NYT’s Larry Kramer Profile Explores a Full, Complex Career

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The New York Times‘ new profile of Larry Kramer is essential reading. Kramer, who is 78 and seriously ill, has led a long career that could be praised indefinitely. Achieving great heights as both an author (of gay classics such as the novel Faggots) and as a gay advocate (founding Gay Men’s Health Crisis), Kramer is a landmark figure in the battle for equality. With a forthcoming  (out 5/25) HBO movie adaptation of his best known work, the play The Normal Heart, Kramer is about to see the widest-ever exposure for one of his works.

While the Times could have easily taken this profile as the chance to blindly praise Kramer, the profile by Patrick Healy pushes far past the easy answers, revealing the difficult sides of Kramer along with the revolutionary ones. It touches on his infamous clash with Barbra Streisand over the rights for The Normal Heart, and the profile intimately probes both sides of the dispute. (Kramer says Streisand called gay sex ‘distasteful,’ which was the tip-off to him that their friendship was not meant to be.)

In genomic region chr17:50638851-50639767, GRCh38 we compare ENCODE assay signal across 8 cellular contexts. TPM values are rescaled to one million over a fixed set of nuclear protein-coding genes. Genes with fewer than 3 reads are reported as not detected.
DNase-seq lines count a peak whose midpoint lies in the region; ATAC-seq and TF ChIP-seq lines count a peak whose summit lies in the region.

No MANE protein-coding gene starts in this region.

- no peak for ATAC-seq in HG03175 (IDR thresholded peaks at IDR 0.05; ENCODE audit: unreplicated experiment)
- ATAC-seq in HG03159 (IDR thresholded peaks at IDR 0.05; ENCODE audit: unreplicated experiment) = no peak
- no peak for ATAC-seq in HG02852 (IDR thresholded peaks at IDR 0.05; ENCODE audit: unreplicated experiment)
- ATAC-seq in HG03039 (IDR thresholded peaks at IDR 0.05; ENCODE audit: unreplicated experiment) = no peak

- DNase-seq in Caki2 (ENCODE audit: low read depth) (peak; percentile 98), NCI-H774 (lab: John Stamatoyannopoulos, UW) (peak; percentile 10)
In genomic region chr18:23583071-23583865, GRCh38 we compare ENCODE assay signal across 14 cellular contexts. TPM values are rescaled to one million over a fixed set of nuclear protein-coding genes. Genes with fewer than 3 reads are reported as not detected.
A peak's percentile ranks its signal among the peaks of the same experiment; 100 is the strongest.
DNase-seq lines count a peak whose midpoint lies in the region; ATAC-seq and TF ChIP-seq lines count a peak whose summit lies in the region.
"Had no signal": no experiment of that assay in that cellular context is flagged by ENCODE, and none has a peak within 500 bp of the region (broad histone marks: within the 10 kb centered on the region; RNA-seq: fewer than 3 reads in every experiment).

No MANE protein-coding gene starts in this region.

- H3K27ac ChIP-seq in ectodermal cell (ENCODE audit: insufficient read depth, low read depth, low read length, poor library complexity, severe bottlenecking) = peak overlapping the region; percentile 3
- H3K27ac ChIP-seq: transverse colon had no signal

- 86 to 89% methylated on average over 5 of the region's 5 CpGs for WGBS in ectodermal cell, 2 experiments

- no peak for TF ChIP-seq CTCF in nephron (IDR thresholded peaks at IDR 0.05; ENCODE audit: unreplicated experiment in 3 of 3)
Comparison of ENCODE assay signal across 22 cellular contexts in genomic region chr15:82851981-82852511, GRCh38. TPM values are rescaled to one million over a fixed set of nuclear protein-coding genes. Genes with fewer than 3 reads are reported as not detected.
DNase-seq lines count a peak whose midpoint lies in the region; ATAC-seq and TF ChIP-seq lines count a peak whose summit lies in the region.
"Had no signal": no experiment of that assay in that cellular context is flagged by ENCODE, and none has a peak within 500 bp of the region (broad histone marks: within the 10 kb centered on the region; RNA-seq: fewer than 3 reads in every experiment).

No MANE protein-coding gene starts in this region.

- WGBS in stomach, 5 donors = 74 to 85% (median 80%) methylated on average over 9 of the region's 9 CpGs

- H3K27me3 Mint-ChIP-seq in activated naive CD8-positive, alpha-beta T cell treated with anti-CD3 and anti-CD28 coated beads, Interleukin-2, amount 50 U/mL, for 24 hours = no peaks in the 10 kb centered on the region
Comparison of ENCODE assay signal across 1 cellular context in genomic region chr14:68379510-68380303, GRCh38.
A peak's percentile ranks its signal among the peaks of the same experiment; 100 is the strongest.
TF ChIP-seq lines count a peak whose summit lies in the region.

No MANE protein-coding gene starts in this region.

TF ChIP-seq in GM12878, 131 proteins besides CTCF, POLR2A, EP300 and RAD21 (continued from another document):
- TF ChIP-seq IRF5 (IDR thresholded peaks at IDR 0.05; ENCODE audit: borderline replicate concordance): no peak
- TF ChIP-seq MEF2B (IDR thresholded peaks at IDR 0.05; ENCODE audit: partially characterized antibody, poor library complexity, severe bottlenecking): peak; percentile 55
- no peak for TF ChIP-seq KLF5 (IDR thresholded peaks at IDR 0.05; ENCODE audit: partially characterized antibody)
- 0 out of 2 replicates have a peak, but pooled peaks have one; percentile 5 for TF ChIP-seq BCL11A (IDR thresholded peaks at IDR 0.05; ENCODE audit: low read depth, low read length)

In 2014, political correctness is widely accepted as the best m.o. for gay advocates, but Kramer does not shy away from negativity and abrasiveness. The NYT profile ends on a terrific quote from him, saying of the autobiographical Normal Heart: “It’s [a film] about speaking up, being a buffalo if you have to, being mean if you have to…You do not get more with honey than with vinegar.”

Kramer notes that he still feels the fight for gay equality has a long way to go, specifically pointing out that gay people have little power in Washington. He emphatically encourages young people to “take up protest politics.”

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